The flowchart and block diagrams in the figures illustrate the architecture, functionality, and operation of possible implementations of systems, methods and computer program products according to various embodiments of the present invention. In this regard, each block in the flowchart or block diagrams may represent a module, segment, or portion of code, which comprises one or more executable instructions for implementing the specified logical function(s). It should also be noted that, in some alternative implementations, the functions noted in the block may occur out of the order noted in the figures. For example, two blocks shown in succession may, in fact, be executed substantially concurrently, or the blocks may sometimes be executed in the reverse order, depending upon the functionality involved. It will also be noted that each block of the block diagrams and/or flowchart illustration, and combinations of blocks in the block diagrams and/or flowchart illustration, can be implemented by special purpose hardware-based systems that perform the specified functions or acts, or combinations of special purpose hardware and computer instructions.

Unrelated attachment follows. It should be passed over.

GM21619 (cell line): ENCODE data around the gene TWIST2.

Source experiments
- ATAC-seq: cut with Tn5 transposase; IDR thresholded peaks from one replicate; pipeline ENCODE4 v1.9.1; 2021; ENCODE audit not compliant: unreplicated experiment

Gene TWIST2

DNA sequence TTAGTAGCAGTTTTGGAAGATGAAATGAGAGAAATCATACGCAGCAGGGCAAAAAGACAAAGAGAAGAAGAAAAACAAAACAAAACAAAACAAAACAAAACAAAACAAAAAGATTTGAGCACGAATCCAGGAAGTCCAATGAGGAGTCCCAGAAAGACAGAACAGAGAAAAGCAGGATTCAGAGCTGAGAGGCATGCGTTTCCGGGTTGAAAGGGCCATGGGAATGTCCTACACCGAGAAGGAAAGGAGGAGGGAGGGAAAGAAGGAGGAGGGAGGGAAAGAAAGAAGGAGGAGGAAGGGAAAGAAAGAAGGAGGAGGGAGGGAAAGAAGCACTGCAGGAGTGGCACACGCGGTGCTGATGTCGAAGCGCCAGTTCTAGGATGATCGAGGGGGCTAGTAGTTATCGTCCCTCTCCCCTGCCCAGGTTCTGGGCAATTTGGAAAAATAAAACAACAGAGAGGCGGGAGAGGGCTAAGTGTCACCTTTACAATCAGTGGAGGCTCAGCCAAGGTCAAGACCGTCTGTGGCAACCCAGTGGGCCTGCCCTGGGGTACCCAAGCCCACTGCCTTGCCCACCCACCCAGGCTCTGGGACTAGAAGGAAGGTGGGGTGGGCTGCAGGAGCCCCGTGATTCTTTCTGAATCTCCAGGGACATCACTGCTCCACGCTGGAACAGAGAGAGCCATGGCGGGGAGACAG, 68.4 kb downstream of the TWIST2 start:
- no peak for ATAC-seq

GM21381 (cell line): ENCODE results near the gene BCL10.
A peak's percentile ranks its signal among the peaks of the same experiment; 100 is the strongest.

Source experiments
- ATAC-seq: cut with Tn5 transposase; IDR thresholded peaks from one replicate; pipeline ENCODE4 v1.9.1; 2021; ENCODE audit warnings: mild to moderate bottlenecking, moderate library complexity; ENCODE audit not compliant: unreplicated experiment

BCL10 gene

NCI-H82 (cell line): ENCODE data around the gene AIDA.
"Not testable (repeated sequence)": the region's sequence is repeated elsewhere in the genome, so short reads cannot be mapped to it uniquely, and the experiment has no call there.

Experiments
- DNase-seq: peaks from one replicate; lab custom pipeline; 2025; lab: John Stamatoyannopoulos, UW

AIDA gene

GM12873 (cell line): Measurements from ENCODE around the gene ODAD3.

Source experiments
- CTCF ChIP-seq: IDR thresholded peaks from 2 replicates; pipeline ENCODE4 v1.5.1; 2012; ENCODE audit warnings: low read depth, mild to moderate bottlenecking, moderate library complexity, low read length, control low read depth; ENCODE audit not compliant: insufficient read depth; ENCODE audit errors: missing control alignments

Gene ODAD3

Referring now to FIG. 4, this figure depicts a flowchart outlining example operations of an automatic file and device closing mechanism in accordance with an illustrative embodiment. As the operation begins, a service routine monitor receives a request to open a file or ready a device from an application or device driver on behalf of an application or a higher level device driver (step 402). The service routine monitor then determines whether a call back function has been included with the request (step 404). If at step 404 there is no associated call back function, then the service routine monitor passes the request onto the storage or device and the operation returns to step 402. For each request that includes a call back function, the service routine monitor logs the request, tie associated call back function, and starts a timer for the request (step 406). Then the service routine monitor starts to monitor the request for the file or the device (step 408).